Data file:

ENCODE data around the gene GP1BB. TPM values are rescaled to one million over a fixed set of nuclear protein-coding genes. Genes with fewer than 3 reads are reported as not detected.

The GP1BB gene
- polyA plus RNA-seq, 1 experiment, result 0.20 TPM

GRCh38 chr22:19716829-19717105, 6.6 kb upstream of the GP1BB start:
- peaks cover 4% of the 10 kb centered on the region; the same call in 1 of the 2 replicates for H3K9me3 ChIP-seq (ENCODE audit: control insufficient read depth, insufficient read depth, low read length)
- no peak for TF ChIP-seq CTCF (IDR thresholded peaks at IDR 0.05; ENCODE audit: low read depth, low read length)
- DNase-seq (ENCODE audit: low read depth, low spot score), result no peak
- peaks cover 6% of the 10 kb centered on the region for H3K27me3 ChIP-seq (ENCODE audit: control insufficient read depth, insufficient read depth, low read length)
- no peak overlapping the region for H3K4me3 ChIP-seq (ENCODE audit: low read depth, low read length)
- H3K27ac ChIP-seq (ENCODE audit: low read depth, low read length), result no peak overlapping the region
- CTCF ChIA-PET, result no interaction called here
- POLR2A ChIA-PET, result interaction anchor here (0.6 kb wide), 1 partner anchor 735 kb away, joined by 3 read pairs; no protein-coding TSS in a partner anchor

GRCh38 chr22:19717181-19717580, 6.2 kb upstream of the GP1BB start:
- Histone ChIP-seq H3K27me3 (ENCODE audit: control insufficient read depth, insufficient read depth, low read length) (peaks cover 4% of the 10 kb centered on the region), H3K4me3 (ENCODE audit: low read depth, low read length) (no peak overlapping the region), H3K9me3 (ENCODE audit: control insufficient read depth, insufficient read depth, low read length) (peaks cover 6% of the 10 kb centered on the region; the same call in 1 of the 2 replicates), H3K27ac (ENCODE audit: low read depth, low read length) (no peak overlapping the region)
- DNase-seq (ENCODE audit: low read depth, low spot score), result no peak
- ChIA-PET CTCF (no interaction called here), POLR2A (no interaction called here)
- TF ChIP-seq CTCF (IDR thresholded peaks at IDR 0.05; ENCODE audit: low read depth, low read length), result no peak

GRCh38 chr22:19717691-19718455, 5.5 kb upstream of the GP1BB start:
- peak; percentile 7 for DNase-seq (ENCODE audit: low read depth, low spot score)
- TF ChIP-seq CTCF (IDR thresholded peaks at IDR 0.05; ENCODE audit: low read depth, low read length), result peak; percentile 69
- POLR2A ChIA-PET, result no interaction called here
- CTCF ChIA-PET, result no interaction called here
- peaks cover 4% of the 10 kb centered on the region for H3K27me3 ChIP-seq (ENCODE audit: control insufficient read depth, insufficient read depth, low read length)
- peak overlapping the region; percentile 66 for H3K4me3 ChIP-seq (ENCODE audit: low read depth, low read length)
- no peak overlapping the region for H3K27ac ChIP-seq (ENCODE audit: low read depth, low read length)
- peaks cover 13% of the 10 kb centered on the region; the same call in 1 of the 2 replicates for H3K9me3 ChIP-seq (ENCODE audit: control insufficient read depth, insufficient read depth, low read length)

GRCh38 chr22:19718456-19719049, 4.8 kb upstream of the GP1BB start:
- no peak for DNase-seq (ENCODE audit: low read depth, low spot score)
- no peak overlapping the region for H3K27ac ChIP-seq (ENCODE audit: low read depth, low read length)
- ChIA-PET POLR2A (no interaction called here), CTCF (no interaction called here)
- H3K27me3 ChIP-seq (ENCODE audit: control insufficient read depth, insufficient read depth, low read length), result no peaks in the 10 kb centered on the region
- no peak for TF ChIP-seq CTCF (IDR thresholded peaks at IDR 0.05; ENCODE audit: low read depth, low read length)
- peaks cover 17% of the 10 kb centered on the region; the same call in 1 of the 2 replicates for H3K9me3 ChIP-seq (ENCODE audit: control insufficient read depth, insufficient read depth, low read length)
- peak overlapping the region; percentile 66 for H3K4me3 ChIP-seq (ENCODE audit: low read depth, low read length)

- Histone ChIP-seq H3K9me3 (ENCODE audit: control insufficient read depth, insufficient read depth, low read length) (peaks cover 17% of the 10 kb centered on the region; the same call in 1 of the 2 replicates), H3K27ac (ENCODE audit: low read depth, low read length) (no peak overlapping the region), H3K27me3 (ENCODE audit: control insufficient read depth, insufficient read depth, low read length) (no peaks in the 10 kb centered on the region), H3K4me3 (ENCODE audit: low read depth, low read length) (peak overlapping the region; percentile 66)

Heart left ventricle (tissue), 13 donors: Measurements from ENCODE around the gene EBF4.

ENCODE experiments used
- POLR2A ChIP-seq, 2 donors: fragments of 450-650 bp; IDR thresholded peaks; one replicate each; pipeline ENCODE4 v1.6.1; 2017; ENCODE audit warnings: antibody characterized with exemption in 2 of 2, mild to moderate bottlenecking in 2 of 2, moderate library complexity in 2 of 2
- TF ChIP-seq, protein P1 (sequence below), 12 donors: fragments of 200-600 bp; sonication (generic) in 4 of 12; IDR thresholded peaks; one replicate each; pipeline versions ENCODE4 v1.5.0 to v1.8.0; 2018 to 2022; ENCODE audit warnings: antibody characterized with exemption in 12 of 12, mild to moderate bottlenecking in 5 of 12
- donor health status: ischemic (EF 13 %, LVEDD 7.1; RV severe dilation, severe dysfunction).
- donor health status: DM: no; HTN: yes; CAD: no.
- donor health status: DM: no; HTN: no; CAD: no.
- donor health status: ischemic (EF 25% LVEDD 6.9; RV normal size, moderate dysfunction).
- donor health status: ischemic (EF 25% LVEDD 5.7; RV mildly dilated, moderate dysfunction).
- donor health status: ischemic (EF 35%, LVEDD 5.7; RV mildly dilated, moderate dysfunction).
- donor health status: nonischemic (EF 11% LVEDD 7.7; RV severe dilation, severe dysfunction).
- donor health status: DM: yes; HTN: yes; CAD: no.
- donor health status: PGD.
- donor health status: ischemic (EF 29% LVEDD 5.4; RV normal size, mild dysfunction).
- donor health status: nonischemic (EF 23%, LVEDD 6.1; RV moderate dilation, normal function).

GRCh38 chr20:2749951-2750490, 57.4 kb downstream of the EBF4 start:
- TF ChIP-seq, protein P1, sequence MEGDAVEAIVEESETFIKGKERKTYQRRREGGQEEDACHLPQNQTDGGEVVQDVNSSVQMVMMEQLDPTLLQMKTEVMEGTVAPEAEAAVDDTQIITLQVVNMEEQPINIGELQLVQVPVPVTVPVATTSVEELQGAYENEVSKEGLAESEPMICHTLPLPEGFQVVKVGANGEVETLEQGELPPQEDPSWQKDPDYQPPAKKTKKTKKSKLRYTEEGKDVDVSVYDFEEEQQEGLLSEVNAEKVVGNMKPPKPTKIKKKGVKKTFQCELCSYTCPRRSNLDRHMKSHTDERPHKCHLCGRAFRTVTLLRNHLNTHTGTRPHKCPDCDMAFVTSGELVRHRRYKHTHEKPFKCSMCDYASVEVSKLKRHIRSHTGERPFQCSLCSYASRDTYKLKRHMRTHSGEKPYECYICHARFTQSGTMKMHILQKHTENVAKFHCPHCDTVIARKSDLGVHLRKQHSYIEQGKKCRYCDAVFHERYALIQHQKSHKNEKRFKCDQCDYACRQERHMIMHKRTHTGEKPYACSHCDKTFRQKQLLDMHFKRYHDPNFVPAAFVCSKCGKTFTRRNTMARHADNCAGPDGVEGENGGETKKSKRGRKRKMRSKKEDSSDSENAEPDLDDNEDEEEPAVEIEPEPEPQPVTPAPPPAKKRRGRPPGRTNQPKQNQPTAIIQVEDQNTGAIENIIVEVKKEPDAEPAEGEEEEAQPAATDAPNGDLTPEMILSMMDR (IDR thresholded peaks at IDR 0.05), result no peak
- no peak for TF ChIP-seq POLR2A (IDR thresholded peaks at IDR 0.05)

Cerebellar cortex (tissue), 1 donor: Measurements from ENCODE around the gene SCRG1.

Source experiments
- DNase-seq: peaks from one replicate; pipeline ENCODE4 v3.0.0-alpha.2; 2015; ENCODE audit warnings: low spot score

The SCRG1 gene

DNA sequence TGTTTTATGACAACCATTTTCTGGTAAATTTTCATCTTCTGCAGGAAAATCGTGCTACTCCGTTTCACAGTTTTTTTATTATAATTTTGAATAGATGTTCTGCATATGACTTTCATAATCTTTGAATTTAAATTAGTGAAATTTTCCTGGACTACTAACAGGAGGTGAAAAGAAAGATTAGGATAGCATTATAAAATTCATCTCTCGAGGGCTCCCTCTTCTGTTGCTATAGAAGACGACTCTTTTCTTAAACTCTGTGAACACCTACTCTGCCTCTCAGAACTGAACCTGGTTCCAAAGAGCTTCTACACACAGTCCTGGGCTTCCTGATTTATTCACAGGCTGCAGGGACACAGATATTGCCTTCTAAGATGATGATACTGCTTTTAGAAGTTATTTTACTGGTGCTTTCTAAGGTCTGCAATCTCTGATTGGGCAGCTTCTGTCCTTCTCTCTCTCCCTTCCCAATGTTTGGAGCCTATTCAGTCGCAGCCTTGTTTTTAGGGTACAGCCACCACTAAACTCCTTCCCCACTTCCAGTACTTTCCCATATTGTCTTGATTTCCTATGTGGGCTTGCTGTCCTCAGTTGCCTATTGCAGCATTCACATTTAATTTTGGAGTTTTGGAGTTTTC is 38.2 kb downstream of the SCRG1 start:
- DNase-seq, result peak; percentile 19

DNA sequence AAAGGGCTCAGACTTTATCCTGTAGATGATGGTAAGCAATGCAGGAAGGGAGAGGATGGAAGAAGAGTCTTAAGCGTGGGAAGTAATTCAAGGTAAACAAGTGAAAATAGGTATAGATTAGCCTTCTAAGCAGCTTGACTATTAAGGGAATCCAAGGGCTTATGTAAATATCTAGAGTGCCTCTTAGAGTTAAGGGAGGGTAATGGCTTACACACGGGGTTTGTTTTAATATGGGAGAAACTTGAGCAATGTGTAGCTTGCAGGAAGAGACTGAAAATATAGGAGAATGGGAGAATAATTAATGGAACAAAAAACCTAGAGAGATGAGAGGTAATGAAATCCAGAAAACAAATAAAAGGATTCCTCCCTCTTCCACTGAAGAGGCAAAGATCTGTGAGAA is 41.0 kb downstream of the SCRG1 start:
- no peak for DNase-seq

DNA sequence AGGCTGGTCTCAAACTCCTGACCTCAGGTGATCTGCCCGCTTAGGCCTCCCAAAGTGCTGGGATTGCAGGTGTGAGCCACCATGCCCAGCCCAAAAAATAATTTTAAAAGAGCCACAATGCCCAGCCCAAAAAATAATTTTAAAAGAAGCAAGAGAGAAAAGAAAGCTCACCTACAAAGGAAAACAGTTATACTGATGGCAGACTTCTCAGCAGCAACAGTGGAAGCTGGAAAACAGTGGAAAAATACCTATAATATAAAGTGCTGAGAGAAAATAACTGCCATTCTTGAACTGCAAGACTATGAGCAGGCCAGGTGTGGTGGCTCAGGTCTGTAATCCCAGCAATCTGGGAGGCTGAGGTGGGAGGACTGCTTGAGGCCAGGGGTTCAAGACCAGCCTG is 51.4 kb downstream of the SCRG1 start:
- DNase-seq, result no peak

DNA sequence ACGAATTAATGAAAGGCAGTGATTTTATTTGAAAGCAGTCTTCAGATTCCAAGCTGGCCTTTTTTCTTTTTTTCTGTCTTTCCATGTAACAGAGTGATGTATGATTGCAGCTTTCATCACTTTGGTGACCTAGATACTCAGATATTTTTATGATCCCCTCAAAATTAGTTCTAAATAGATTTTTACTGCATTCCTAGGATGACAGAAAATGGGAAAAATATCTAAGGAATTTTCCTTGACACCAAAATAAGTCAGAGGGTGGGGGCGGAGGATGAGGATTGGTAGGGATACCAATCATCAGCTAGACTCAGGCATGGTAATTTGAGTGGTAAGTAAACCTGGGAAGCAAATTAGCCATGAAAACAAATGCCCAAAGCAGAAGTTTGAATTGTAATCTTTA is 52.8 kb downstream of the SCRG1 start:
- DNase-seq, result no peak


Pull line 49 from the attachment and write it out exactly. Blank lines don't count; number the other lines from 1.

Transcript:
- donor health status: ischemic (EF 29% LVEDD 5.4; RV normal size, mild dysfunction).